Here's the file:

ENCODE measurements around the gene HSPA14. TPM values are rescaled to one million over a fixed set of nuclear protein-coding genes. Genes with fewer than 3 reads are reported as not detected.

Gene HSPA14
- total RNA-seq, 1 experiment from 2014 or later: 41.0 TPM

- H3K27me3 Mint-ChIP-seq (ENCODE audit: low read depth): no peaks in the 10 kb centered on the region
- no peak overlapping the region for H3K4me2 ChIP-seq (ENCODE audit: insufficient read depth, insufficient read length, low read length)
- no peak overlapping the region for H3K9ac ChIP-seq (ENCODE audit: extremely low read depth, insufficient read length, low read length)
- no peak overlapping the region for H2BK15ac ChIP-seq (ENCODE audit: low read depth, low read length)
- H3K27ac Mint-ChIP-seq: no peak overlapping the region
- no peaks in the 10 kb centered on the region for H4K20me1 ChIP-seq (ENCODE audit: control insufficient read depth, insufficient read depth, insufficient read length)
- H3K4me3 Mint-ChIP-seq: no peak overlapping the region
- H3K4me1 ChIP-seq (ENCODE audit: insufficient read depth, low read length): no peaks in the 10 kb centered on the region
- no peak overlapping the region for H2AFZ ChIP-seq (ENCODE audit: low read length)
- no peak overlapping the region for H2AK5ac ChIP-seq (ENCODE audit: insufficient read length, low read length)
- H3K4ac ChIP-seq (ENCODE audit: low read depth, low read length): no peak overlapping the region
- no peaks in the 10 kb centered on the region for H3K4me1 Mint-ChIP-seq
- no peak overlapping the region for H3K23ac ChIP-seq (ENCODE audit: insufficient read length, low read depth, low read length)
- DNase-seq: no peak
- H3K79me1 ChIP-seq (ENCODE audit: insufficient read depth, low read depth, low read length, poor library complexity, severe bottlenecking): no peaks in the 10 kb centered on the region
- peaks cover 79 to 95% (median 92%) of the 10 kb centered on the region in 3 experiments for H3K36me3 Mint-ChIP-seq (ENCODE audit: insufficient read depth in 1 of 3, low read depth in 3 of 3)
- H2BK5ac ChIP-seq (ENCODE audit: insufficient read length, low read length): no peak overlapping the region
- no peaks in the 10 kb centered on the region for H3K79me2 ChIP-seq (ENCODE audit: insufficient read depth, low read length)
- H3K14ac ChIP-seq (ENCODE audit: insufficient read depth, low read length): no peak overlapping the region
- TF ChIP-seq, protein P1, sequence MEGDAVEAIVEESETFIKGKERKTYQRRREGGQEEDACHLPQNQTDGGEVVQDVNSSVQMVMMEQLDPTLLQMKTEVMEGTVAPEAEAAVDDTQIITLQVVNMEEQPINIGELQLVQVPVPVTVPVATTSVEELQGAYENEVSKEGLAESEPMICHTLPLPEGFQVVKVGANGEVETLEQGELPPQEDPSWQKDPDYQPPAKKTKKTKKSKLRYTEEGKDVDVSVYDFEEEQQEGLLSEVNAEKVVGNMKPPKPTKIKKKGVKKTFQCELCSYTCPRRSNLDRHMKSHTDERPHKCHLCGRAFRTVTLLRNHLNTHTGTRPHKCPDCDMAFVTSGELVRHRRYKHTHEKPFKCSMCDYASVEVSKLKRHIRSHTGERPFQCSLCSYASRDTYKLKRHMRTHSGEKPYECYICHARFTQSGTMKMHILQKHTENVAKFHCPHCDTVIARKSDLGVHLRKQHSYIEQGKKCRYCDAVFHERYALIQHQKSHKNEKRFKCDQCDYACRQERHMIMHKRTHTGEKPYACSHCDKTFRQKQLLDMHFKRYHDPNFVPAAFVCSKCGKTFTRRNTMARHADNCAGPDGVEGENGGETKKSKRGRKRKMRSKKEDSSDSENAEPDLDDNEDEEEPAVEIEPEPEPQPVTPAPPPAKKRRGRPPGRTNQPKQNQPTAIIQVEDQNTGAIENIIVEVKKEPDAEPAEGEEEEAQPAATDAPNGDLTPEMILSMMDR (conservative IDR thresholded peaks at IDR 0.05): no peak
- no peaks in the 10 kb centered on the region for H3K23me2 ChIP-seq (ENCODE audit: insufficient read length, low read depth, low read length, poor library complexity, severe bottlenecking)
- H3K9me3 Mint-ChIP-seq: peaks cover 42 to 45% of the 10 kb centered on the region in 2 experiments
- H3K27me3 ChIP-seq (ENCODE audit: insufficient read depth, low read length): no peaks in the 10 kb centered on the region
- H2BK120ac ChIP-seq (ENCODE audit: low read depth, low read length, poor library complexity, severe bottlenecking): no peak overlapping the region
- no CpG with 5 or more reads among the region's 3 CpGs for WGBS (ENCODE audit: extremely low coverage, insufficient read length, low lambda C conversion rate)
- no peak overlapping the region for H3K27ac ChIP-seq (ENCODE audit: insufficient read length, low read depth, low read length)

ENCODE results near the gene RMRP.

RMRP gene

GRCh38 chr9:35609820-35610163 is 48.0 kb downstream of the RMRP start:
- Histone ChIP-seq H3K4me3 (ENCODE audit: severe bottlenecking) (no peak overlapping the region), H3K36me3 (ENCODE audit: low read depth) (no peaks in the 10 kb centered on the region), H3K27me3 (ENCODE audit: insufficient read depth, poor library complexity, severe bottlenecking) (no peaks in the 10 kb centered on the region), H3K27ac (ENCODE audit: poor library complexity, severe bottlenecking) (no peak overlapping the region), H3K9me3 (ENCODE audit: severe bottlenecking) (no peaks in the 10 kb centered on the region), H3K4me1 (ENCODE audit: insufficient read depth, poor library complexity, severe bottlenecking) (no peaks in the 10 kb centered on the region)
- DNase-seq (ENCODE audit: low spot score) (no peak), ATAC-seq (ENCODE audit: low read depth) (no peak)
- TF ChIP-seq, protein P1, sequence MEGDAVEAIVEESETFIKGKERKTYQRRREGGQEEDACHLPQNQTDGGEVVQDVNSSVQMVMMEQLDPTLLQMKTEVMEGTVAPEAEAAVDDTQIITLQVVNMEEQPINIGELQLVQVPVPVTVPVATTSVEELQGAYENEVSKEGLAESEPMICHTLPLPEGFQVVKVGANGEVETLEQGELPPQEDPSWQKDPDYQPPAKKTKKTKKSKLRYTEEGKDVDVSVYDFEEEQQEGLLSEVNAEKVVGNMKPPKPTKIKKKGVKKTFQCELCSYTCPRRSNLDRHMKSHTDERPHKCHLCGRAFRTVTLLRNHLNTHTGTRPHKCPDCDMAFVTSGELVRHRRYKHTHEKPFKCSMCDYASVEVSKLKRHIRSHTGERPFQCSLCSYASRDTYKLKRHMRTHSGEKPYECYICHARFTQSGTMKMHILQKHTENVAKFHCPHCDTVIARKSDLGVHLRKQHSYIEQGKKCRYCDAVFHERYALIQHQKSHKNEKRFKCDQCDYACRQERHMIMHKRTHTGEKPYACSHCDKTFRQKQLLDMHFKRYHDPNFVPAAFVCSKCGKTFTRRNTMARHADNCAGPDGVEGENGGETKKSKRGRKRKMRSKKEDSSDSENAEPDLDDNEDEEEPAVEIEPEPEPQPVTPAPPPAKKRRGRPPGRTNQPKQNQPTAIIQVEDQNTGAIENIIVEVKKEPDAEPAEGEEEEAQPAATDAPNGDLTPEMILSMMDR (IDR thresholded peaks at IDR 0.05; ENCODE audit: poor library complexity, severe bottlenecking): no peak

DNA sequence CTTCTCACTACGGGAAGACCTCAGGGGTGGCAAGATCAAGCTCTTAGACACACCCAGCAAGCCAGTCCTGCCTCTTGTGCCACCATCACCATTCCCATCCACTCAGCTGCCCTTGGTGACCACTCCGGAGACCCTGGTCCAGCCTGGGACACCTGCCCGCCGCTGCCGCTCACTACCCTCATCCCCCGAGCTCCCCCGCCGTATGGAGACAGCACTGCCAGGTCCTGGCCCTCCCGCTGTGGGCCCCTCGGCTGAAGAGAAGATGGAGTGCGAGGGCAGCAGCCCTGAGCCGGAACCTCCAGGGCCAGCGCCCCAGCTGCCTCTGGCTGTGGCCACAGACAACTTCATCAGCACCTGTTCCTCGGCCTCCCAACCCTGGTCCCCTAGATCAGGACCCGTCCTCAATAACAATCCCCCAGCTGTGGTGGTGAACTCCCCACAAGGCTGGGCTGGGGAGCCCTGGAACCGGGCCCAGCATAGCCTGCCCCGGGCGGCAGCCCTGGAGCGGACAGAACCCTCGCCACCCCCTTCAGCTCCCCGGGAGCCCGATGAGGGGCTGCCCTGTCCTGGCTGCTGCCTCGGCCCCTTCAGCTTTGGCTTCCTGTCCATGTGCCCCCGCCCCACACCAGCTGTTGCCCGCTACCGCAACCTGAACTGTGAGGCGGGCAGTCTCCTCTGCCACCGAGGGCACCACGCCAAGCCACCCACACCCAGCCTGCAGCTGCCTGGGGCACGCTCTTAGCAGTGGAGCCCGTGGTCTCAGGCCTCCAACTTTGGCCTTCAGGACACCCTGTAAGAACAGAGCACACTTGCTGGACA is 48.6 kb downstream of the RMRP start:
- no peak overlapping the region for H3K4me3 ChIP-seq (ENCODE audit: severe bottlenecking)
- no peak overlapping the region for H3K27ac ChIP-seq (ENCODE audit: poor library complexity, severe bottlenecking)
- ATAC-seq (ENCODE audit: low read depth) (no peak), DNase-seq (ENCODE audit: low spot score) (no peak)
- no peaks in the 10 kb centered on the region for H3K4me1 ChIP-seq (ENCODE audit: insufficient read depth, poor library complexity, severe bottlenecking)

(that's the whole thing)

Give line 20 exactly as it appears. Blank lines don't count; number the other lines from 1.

- H2BK5ac ChIP-seq (ENCODE audit: insufficient read length, low read length): no peak overlapping the region